Gay Rights 2013: The LGBT Movement Has Come Farther, Faster Than Anyone Imagined
Nine years ago today, Massachusetts became the first state to legalize same-sex marriage. President George Bush called for a ban on same-sex marriage and insisted that the “sacred institution of marriage should not be redefined by a few activist judges.”
Now, we await the decision of a “few activist judges” on the Supreme Court on the Defense of Marriage Act and Proposition 8. Twelve states and the District of Columbia have legalized same-sex marriage, three this month alone.
In 2005, conservative political commentator Bill O’Reilly decried the Massachusetts judges who ruled in favor of gay marriage, saying that “you get the government you deserve,” and that in 10 years “laws that you think are set in stone — they’re gonna evaporate [...] you’ll be able to marry a goat.”
This year, O’Reilly admitted that the “compelling argument is on the side of the homosexuals [...] We’re Americans, we just want to be treated like everyone else.” He barely put up a fight, claiming that “the states should [determine] it,” and that he doesn’t “feel that strongly about it.”
In 2008, even California couldn’t manage to protect same-sex marriage via referendum, but in November 2012, Maine, Washington, and Maryland did just that.
The rhetoric, public opinion, and political climate have altered irrevocably in the past nine years. While opponents once called homosexuality an “abomination,” or a precursor to bestiality, today the preservation of traditional marriage, an institution “between a man and a woman,” is the opposition’s strongest argument.
The marriage-equality movement is also unique in that the LGBT community cuts across racial, political, and socioeconomic lines. Fifty-seven percent of Americans say that they have a family member or close friend who is gay or lesbian, an 12% increase since 2007.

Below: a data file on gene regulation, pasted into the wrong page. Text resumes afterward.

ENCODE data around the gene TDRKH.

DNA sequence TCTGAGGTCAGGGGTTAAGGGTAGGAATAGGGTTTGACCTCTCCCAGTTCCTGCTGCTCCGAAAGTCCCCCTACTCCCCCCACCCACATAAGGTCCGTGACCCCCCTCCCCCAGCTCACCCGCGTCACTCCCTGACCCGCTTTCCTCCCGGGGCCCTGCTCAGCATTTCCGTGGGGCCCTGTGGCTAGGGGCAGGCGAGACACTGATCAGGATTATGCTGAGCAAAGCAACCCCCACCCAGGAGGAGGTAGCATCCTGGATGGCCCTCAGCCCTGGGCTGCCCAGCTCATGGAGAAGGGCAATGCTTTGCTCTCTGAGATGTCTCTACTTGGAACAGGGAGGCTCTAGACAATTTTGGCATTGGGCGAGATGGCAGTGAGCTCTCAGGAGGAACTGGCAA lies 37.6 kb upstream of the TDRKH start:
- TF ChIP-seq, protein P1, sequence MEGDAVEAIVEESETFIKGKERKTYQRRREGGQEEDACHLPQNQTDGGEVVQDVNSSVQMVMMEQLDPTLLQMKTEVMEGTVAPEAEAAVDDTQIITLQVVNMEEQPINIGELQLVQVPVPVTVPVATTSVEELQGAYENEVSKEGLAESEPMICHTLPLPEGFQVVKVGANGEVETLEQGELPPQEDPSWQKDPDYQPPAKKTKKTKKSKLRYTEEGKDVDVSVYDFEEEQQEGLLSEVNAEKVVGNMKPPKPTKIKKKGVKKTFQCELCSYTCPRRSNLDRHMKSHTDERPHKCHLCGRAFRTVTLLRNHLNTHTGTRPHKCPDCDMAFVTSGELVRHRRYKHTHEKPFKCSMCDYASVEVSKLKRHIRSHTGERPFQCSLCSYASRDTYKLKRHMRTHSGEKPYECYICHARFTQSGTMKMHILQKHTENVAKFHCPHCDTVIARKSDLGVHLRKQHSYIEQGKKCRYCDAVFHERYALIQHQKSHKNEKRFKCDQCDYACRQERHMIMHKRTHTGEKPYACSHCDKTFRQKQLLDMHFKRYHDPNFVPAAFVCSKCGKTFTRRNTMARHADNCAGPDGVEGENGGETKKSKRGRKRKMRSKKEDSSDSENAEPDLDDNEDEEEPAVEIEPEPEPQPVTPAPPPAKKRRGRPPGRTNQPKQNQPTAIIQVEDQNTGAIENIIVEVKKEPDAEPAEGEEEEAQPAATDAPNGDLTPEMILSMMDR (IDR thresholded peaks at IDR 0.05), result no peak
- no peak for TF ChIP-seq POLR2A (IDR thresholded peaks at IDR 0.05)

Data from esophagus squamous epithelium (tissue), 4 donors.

Increasingly, Americans are realizing that “the homosexuals” aren’t an evil menace threatening family values, but members of their own families, individuals they love and cherish, individuals they believe have the right to marry and start a family of their own.
In April, Rob Portman (R-Ohio) became the first Republican senator to endorse marriage equality two years after his son came out to him, claiming, “It allowed me to think about this issue from a new perspective, and that’s as a dad who loves his son a lot and wants him to have the same opportunities that his brother and sister have.”
The shift can be witnessed in infamously homophobic arenas as well. Hip-hop icons Jay-Z, 50 Cent, Snoop Dogg, Macklemore, and A$AP Rocky have all showed support for LGBT rights. After Frank Ocean came out, Tyler the Creator expressed his support, claiming that he was “proud” because “that shit is difficult or whatever.” Even more recently, NBA center Jason Collins came out, a move that 68% of Americans supported.
Marriage equality and endorsements from public figures are invaluable, and symbolic of a cultural shift, but they are part of a much greater movement that demands much more than political recognition. Hate crimes and bullying persist. Same-sex couples continue to face discrimination in adoption and immigration. Family rejection contributes to higher rates of depression, substance abuse, suicide, and homelessness for LGBT youth. While the acceleration of the marriage equality movement and the progression of LGBT rights in our nation is cause for celebration, the fight for equality is nowhere near finished.